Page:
brain without death or the loss of reason for
even an instant. Perhaps this may go far to
show that the brain is the organ through which
the mind acts, but nothing more. The mind
is a whole and entire thing, independent of its
organs of operation.
A few years ago a man, in blasting, explod
ed his charge too soon by ramming it down with
an iron bar or drill. The drill was driven up
clear through the roof of his mouth, through
t he Grain of course, and through the top of the
-kill! high up in the air. The man coolly got,
into a wagon standing near and drove some
distance home. No one supposed hecould live;
but actually he did survive, certainly for some
months, with his senses perfect, and we have
not heard of his death.
We know of a case of a barkeeper in the
South being shot through the forehead. He
took up pen, ink and paper and wrote to his
wife that he was shot, and probably he died in
twenty-four hours, the blood dropping on his
A more remarkable case was that of a well
digger, who, while in a well, had his skull bro
ken in by the fall of a heavy timber upon his
head. He was taken out insensible, and re
mained so for ten days, his death so momenta
rily expected that trepanning was not even tri
ed until the end of that time. By degrees he
recovered his mind perfectly, and even his
strength, so far as to be able to walk around
: the room, after losing a verv considerable part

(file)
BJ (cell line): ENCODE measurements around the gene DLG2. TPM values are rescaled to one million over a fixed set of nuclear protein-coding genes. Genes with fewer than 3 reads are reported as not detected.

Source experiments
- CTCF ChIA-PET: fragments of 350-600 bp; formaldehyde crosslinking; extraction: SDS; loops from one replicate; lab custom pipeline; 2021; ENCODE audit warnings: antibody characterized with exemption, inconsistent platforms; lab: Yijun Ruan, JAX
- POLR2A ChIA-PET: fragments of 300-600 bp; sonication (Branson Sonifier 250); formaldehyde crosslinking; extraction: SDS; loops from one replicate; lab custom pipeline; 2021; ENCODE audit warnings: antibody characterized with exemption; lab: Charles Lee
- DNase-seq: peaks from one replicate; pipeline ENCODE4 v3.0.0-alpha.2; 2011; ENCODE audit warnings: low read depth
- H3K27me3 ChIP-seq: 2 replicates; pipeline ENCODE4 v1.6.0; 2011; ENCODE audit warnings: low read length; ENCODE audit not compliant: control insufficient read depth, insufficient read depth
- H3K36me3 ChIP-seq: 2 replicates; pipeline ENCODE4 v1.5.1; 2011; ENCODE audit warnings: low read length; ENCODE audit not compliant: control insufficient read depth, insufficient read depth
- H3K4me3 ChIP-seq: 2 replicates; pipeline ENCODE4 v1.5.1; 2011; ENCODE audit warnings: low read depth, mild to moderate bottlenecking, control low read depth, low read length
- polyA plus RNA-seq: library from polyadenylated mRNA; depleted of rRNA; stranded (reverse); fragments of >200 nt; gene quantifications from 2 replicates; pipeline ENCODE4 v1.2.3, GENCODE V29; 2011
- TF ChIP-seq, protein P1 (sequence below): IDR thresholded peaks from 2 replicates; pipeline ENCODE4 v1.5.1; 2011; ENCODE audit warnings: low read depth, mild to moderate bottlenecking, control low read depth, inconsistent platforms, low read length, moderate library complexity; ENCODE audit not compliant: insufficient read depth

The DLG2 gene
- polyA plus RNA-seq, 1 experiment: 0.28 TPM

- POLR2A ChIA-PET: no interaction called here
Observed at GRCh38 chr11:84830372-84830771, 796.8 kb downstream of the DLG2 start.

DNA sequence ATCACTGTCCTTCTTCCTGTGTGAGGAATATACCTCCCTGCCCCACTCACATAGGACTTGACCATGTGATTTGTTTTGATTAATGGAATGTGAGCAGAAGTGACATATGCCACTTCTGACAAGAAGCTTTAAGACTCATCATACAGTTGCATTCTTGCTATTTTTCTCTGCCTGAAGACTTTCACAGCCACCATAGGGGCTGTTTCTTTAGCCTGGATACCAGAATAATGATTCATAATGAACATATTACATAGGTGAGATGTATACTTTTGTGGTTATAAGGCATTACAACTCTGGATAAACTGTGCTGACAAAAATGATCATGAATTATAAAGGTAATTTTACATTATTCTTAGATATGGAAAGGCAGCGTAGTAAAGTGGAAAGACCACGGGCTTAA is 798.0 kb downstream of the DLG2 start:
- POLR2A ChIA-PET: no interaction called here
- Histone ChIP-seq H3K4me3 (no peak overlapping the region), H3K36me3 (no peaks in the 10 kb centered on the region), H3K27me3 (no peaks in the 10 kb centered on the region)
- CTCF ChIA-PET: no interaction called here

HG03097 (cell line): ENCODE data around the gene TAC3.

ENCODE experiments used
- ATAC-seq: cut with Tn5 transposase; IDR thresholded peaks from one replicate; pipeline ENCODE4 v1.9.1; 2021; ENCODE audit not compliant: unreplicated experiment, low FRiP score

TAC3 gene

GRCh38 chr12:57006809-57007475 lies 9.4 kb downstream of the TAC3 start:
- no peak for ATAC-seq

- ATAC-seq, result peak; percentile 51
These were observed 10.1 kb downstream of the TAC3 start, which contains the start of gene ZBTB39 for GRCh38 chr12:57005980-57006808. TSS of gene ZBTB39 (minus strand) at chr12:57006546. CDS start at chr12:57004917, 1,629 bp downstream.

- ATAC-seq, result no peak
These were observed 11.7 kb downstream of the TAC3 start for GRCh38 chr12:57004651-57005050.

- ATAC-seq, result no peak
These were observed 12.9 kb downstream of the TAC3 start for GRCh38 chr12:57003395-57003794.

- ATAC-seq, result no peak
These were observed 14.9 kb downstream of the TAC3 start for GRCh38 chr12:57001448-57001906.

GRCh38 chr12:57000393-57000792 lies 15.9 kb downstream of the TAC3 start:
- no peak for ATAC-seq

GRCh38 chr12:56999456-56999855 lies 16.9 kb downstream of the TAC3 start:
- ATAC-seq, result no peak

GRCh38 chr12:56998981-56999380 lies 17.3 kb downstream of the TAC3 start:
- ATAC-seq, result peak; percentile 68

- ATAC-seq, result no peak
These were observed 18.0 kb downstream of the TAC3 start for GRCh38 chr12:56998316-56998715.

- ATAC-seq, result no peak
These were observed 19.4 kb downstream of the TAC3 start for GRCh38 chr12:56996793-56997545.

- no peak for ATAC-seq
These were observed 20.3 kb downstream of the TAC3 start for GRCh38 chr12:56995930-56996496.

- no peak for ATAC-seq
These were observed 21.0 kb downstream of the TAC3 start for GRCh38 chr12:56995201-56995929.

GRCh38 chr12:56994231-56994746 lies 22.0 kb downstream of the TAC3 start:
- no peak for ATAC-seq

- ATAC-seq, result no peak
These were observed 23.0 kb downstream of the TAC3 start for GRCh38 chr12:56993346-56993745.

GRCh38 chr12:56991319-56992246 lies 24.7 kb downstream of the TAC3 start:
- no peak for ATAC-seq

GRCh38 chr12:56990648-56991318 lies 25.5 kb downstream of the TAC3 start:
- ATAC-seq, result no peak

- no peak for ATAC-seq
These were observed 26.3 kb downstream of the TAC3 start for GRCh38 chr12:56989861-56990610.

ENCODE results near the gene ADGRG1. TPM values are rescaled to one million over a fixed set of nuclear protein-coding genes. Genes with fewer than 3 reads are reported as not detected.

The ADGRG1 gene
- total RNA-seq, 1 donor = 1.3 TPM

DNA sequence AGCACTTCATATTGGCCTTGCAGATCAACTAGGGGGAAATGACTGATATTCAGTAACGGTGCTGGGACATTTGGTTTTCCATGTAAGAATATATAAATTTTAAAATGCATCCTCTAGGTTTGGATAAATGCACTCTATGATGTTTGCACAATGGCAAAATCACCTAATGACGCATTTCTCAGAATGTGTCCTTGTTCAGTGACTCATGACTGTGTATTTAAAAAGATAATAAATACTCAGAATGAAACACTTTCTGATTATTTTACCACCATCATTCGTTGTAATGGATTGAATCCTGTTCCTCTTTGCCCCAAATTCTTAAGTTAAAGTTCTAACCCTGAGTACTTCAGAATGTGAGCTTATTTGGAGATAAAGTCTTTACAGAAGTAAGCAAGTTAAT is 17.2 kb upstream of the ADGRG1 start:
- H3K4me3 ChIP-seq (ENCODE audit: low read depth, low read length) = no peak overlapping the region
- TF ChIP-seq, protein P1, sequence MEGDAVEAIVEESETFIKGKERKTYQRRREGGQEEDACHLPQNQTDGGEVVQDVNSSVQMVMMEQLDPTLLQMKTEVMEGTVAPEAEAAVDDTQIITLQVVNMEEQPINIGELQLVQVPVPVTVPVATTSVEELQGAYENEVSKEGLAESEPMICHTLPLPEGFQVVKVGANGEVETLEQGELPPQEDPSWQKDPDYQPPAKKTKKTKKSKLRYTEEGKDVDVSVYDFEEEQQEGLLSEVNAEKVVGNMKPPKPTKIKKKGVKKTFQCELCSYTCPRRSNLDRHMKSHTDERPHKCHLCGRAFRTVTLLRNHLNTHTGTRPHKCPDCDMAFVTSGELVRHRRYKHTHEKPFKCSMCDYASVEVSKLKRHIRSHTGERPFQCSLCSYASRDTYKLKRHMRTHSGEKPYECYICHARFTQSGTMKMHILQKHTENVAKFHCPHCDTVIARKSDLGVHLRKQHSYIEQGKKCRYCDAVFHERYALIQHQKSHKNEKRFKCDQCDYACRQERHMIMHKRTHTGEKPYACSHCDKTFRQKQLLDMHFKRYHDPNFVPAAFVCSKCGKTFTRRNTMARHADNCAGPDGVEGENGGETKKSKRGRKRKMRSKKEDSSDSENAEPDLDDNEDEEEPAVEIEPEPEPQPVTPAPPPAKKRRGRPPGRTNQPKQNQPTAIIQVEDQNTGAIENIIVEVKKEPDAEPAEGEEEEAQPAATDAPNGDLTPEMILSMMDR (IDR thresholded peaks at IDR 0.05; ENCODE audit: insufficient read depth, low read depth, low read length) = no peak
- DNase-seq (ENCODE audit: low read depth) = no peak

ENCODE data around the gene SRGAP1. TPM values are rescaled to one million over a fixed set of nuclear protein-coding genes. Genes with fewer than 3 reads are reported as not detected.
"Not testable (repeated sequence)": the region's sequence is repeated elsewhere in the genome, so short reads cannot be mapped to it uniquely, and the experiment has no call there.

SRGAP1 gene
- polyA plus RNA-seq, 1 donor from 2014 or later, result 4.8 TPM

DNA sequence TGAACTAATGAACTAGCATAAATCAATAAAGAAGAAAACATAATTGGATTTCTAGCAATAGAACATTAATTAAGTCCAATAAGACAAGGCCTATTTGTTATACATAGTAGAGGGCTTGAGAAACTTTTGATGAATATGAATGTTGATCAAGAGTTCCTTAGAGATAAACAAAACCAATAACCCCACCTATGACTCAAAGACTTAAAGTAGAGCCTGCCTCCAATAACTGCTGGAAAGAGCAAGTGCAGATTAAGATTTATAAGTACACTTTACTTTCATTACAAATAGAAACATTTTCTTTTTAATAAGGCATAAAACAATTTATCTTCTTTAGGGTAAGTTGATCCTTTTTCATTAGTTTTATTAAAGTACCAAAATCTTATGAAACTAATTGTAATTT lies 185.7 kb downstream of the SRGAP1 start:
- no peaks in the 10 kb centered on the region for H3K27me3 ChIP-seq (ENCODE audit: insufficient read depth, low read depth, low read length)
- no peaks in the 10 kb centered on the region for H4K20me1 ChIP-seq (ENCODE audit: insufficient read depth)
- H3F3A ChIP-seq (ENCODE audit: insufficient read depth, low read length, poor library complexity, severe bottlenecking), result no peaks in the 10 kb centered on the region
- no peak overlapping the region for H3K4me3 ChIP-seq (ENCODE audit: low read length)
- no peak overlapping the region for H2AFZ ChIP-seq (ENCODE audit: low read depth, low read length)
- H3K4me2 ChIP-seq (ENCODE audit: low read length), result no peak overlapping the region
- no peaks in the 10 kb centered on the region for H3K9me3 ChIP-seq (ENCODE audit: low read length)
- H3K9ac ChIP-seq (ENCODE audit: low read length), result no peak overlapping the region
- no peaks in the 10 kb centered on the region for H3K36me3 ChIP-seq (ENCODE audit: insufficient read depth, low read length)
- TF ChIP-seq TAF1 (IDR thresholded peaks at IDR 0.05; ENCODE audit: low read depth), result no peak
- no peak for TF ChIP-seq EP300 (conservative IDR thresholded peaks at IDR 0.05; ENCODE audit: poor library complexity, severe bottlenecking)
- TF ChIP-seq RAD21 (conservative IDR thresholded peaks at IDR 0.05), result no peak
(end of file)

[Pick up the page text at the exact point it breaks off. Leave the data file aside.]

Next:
lof the brain itself. Although, near sixty a
new Gone began to grow ; and this, at the end
of about eighteen months, piovcd his death,
owing to a small spike of the new Gone, not an
. inch long, growing down the brain, producing
1 irritation, pressure and death.
It is then, not, the loss of blood or the sub
stance of the brain that is so much to lie fenr
i ed, as the irritation and inflammation which
ensue. Congestion of the brain may stupefy,
or the liemorhage through the rupture of the
blood vessels cause death But, as we have
1 said, quite a considerable quantity of the brain
itself may be abstracted without necessarily
: occasioning death ; and, in some instances,
without sensibly impairing the senses or mental
! powers. There is, however, we suppose, no
1 doubt a loss of nervous forces, especially of the
power of endurance, in all such cases.
. Still it is worth while to bear in mind the
' distinctions between the effect of the loss of
! the brain and the pressure upon it. That, if
not fatal, seems always to produce a disorder
ed action. Whether this pressure is produced
i by an external wound, or by internal determi
nation of blood, whenever it becomes such that
a supply of pure and healthy blood does not
I flow freely and continually through all the ves
, sels, the mental action assumes a disordered
character. Remove the pressure, and some
times the restoration will be as sudden. The
removal of a portion of the skull that had been
fractured and indented three years previously,
was known, in the case of a sailor, at once to
restore him to a state of insanity, although
with a perfect oblivion of the whole intermedi
ate time. Whether congestion of particular
! portions of the brain is not the true mode of
i accounting for the occasional idiosynracics of
many men, and beyond what is ordinarily sup
jrosed, who shall say ?
A QUEER MISTAKE.— An ignorant follow,
who was about to get married, resolved to
make himself perfect in the responses of the
marriage service ; but, by mistake, lie commit
ted the office of baptism for those of riper